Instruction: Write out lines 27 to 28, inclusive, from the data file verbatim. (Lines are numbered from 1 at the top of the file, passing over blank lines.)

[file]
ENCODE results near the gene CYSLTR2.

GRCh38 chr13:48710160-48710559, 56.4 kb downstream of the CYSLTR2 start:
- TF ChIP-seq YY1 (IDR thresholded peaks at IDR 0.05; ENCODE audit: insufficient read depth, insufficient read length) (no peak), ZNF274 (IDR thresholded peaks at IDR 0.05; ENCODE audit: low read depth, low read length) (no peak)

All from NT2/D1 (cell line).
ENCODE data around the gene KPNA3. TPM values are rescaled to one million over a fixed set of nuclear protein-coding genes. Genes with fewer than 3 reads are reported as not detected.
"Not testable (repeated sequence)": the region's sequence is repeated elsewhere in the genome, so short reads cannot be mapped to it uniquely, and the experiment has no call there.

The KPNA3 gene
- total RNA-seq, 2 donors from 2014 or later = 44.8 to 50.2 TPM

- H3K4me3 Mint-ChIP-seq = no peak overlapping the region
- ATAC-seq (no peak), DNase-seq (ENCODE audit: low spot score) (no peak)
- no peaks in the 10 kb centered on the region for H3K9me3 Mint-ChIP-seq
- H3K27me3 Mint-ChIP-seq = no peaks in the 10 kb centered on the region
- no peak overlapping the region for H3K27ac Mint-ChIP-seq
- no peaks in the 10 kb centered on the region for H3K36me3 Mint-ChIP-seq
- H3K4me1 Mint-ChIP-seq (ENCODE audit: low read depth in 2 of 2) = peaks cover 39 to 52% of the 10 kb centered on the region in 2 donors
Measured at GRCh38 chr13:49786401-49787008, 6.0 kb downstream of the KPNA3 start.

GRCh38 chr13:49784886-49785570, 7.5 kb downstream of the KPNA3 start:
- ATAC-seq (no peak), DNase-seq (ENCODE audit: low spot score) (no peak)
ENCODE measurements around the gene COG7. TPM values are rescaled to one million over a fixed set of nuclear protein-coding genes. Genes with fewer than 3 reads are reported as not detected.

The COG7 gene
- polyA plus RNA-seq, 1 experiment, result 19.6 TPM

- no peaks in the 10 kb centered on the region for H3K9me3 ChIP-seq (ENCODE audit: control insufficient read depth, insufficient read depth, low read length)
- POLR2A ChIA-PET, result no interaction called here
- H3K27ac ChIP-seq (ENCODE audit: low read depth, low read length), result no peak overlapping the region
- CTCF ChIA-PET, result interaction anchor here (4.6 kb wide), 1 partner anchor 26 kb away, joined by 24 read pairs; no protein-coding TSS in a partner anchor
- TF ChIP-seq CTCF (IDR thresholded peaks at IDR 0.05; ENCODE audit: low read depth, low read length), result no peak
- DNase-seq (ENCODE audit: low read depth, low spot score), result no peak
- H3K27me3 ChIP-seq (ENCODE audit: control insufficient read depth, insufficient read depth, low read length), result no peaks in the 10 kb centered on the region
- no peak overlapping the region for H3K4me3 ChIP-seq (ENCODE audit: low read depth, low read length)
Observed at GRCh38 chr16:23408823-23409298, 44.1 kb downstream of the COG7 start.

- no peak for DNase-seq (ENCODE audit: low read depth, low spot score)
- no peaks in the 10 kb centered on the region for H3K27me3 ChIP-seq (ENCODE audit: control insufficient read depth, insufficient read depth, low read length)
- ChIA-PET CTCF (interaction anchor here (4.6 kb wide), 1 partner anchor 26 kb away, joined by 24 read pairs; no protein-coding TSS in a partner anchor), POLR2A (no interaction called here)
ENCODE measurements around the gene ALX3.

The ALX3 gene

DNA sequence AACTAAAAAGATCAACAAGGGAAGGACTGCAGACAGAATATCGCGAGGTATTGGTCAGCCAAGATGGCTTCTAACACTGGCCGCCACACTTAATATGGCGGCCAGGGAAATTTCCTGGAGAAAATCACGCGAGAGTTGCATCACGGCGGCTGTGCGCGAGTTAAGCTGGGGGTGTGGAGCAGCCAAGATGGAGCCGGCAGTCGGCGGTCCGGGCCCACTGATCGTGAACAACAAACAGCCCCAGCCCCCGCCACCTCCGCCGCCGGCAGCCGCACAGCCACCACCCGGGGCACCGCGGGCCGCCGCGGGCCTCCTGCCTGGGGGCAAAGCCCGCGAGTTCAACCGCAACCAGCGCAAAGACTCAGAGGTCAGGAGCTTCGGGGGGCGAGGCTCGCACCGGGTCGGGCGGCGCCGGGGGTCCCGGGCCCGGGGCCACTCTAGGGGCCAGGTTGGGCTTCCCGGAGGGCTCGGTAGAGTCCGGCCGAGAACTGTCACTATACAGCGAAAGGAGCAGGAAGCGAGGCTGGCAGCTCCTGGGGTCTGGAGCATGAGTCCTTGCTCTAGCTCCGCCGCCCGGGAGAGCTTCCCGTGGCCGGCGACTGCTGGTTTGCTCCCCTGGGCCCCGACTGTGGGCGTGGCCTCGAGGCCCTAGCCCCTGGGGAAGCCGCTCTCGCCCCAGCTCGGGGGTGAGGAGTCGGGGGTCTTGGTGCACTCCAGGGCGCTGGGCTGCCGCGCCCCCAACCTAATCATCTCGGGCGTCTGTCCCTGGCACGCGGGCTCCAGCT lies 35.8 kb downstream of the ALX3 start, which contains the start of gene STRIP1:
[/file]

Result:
- DNase-seq (ENCODE audit: low read depth, low spot score), result no peak
- H3K27me3 ChIP-seq (ENCODE audit: control insufficient read depth, insufficient read depth, low read length), result no peaks in the 10 kb centered on the region